9 January 1998
See related: Batch RSA and Batch RSA for Stego Data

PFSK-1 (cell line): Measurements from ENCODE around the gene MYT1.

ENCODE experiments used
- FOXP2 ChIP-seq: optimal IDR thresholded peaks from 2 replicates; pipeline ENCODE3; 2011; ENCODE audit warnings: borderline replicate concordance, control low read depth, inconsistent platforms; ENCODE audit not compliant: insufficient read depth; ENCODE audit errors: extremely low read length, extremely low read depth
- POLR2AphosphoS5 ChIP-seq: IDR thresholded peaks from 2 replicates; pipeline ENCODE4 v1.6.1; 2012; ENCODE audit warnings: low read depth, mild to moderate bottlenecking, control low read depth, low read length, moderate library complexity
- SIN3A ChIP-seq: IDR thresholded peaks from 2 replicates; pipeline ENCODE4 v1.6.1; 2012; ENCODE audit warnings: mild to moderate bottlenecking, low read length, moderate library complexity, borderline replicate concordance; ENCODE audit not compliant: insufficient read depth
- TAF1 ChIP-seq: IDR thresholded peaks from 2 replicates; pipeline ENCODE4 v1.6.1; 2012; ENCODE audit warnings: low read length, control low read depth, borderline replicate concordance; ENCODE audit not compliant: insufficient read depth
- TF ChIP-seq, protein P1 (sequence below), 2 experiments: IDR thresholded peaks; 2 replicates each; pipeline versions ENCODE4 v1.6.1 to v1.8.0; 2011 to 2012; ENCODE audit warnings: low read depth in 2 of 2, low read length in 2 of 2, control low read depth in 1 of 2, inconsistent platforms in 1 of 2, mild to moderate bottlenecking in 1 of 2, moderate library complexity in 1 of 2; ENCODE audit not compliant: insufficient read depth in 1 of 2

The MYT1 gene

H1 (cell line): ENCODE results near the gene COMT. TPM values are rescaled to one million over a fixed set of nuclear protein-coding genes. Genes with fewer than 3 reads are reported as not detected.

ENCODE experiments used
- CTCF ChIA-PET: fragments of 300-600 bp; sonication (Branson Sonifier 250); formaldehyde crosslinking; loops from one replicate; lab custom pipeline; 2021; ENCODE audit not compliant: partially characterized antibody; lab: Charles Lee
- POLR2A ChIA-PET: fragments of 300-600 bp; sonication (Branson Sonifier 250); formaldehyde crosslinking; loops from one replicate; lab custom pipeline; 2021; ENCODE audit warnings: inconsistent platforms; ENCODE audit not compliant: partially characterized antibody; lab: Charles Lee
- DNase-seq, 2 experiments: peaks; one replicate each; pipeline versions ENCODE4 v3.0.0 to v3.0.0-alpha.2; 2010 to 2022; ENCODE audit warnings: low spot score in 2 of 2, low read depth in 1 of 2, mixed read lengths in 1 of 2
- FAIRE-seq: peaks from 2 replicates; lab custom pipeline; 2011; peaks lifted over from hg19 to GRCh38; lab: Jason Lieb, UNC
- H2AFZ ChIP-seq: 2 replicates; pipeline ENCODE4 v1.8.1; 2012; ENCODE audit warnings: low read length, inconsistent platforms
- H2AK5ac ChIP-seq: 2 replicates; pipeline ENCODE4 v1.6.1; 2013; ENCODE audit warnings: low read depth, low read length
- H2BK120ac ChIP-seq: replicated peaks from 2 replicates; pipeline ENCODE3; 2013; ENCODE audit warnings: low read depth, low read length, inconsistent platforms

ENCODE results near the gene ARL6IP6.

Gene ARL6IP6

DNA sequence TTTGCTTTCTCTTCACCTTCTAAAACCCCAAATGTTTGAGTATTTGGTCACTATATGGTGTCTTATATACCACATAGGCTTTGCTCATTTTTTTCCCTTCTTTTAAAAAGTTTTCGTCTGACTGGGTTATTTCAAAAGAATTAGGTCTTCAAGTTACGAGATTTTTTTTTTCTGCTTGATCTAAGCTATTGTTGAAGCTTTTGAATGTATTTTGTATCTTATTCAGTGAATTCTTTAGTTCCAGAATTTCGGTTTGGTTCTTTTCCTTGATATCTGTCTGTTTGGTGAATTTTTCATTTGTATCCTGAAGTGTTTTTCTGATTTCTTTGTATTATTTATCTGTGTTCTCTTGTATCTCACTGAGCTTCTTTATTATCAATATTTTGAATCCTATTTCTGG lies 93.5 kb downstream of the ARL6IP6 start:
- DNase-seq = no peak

Date: Fri, 9 Jan 1998 20:35:11 +0100 (MET) From: Anonymous <email@example.com> Subject: Batch DSA To: firstname.lastname@example.org, email@example.com Batch DSA Amos Fiat invented a way to do multiple RSA signatures using only one full-sized exponentiation [J Cryptology v10 n2 p75]. The trick is to sign each one with a different RSA key, where the keys all share the same modulus n but differ in their public exponents e. A similar technique allows DSA signatures to be batched. As with Batch RSA, each message ends up being signed with a different DSA key, where the keys share the same p, q, and g values, but differ in their public y values, where y = g^x mod p for a secret x. These techniques may be useful for situations where heavily loaded servers need to digitally sign many responses. A DSA signature on a message M (where M is the hash of the actual data) is done as follows: Choose a random value k. k must be different for every signature. Calculate R = g^k mod p mod q. Calculate S from S*k = M + R*x mod q. Then (R, S) is the signature. The time consuming part of this is the calculation of g^k. This is the only exponentiation which must be done. All the other calculations can be very fast. We can't re-use a k value because it allows x to be discovered very easily. If two signatures (R, S_1) and (R, S_2) use the same k value, we have (mod q): S_1*k = M_1 + R*x S_2*k = M_2 + R*x The capitalized values are known, the lower case k and x are the unknowns. We have two equations in two unknowns, which allows us to recover k and x. If different x values are used for each signature, then it should be safe to re-use k. This is how Batch DSA would work. The signer would publish his public key as p, q, and g as usual, but now he would publish multiple y_i = g^x_i values. The convention is that any message is considered signed by the key if it is signed by any of the y_i. To sign a batch of messages, one k value is used for all of them. The same calculation as above is used: R = g^k mod p mod q (same for all) S_i * k = M_i + R * x_i mod q The signature is (R, S_i, i), where the index i is included to tell the verifier which y_i to use. This is not vulnerable to the problem above of re-using k. The multiple signatures have the relationships: S_1*k = M_1 + R*x_1 S_2*k = M_2 + R*x_2 S_3*k = M_3 + R*x_3 ... We always have more unknowns than there are equations, which hides the values of k and x_i. This same technique can be applied to most other discrete log signatures, which generally have the same structure although they differ in the details of how x and k are used to construct R and S. With Batch RSA, there is a tradeoff between batch size and efficiency. The calculations become inefficient for batch sizes larger than tens of messages when keys are about 1K bits. Batch DSA can efficiently handle larger batches, but it has a tradeoff between batch size and key size. Each key variant requires specifying a full-sized y value, while with Batch RSA the variants just required listing a small e value (and possibly not even that, if the exponents are the small primes). This will limit Batch DSA in most circumstances to similar batch sizes of on the order of tens of messages, otherwise the keys become unreasonably large.